Florida Statute Section 790.23 explains that individuals who have been convicted of a felony offense are not eligible to possess or control any firearm, ammunition, chemical weapon, or electric weapon. A convicted felon is considered someone who was found guilty of a criminal offense which was punishable by over one year in prison.

If a convicted felon is found in possession of any firearm or unlawful weapon, they can face a second-degree felony. In Florida, the penalties for a second-degree felony include:

  • Up to a $10,000 fine
  • Up to 15 years of imprisonment
  • Up to 15 years of probation

Important: If the convicted person is found with a firearm or weapon to either promote or benefit a criminal gang, the charges can be enhanced to a first-degree felony.

Social Media as an Incriminating Tool

Just as social media can be viewed by your friends and family, it is also accessible to law enforcement. What does this mean? If you post any incriminating evidence online, police can easily find it and trace it to you. Some of the ways police use social media in criminal cases includes the following:

  • Collection of evidence through posts, messages, photos, and videos either shared publicly or privately;
  • Analysis of the user’s digital footprint online, which police can use to establish timelines, patterns of behavior, and connections between victims and potential suspects;
  • Location tracking to monitor a suspects’ movement, or to establish their presence at the crime scene;
  • Review online identities which may provide insight on a suspect’s personal interests, beliefs, and affiliations with any possible criminal organizations; and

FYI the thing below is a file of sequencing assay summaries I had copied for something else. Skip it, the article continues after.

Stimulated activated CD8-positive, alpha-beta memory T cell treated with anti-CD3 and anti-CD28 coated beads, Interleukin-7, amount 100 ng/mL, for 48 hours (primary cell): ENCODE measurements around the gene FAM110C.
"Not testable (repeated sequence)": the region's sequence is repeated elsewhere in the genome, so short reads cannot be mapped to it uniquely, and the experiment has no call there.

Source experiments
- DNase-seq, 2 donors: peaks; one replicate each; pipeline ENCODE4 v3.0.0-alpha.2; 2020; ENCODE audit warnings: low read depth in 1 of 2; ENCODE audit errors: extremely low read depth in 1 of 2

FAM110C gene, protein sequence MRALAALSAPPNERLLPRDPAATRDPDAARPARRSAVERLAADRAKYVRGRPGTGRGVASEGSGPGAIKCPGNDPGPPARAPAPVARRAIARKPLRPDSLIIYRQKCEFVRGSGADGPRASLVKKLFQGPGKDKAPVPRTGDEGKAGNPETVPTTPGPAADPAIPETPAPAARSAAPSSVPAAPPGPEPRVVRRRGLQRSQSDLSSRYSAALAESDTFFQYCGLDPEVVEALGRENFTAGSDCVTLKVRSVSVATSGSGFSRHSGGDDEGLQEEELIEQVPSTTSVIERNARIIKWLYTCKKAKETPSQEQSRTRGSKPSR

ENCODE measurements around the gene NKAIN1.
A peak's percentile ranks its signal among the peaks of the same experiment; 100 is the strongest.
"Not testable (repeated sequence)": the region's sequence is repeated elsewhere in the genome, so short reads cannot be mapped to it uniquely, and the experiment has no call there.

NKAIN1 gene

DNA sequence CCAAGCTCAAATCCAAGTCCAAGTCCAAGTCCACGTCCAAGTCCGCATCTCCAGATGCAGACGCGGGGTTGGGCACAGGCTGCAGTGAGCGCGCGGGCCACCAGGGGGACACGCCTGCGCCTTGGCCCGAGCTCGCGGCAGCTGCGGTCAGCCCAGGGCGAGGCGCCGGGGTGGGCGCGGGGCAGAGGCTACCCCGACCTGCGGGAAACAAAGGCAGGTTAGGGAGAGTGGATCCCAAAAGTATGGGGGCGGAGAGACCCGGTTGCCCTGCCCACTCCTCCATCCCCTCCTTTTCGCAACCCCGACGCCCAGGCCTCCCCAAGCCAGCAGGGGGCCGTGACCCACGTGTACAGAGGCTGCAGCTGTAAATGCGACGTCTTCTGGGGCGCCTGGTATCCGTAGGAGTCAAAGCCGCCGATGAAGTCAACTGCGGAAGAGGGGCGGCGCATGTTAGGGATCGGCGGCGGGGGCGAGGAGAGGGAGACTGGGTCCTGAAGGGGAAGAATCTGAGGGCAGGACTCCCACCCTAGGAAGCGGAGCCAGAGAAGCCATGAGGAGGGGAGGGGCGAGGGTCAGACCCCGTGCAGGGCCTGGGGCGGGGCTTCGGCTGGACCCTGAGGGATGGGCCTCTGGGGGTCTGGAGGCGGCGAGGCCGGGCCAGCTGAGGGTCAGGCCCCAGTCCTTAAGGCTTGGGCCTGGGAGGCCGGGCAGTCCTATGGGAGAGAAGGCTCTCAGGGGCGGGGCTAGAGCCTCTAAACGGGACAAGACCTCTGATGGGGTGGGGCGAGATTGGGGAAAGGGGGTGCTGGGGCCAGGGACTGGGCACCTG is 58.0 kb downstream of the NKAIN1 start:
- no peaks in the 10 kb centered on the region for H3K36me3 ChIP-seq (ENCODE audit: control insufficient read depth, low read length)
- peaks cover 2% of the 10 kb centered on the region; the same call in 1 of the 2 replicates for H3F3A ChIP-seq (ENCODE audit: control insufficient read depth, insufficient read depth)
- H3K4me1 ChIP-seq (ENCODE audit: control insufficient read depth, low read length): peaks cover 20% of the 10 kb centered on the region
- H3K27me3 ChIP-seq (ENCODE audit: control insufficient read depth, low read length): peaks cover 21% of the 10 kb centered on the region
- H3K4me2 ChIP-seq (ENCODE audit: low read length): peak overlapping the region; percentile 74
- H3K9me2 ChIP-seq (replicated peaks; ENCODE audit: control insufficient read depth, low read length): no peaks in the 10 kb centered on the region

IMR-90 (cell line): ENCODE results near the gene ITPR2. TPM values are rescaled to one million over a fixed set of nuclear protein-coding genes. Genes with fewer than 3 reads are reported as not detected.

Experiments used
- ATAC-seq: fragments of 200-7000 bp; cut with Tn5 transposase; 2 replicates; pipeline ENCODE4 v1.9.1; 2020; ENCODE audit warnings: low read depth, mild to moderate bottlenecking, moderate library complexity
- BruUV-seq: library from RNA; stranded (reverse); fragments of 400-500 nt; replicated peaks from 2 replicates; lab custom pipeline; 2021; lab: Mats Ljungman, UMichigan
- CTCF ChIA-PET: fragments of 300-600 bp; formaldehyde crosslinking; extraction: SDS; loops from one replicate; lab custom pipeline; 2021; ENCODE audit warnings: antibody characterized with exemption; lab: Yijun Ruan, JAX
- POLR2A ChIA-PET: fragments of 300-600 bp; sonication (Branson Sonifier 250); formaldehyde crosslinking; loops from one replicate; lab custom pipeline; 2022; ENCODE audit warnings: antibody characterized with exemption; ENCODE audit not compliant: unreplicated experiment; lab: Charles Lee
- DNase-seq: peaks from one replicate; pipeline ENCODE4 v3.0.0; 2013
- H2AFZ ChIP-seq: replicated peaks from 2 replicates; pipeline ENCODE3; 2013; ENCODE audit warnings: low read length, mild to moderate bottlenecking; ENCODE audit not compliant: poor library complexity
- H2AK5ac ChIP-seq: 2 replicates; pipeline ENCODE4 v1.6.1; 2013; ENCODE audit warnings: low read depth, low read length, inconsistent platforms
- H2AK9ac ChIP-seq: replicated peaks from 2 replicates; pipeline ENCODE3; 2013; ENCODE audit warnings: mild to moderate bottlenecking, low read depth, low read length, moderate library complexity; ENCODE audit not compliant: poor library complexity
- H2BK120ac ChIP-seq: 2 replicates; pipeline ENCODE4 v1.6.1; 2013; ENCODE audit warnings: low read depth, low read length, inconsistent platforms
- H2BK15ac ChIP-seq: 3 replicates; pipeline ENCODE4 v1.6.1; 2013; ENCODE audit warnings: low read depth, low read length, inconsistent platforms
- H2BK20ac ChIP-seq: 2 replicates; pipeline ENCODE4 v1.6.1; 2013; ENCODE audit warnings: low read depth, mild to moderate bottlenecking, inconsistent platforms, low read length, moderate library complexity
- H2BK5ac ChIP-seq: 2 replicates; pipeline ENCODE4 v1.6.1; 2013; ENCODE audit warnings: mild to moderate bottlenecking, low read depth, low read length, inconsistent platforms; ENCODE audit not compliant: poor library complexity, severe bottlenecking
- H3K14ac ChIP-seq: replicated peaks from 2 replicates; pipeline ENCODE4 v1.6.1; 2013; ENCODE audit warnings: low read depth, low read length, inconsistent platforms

• Communication monitoring between suspects and victims, or to track the planning of a criminal offense.

As most individuals use social media in their day to day lives, it is important to be aware of its negative potential for incriminating evidence. It is also imperative that you are aware of your rights if police are investigating you due to social media posts. If you have any questions regarding your criminal case, contact Pumphrey Law Firm for a free consultation.

Getting Arrested While on Probation

A convicted person who violates the terms of their probation can expect to have their probation revoked, along with the possibility of returning to jail or prison.

Under Florida Statute Section 948.06, a convicted person can violate their probation in one of two ways.

A technical violation of probation is considered when the convicted person fails to complete the specific conditions of their probation conditions. For example, failure to pay restitution could result in a technical violation.

A substantive violation of probation is considered when the convicted person commits a new criminal offense while on probation. Even if you are not convicted of the new offense, the Florida Department of Corrections will take the stance that you have committed a violation of probation.

If you have been accused of violating probation, contact a skilled Florida defense attorney as soon as possible.

Contact a Defense Attorney in Tallahassee, Florida

If you or a loved one are facing criminal charges in North Florida or the surrounding area, we highly advise you to receive legal guidance. An experienced attorney will be able to review all case details and strategize a strong defense to your case. With expensive fines and potential imprisonment as the possible outcome of a conviction, it is important that you have an attorney willing to fight aggressively for your freedom.

Don Pumphrey has years of experience working with those in Florida who have been accused of a criminal offense. Our firm will provide top-quality criminal defense while also providing a dedicated support system for you and your case. Contact Pumphrey Law Firm today at (850) 681-7777 or leave an online message to discuss your case options during a free consultation.

Written by Karissa Key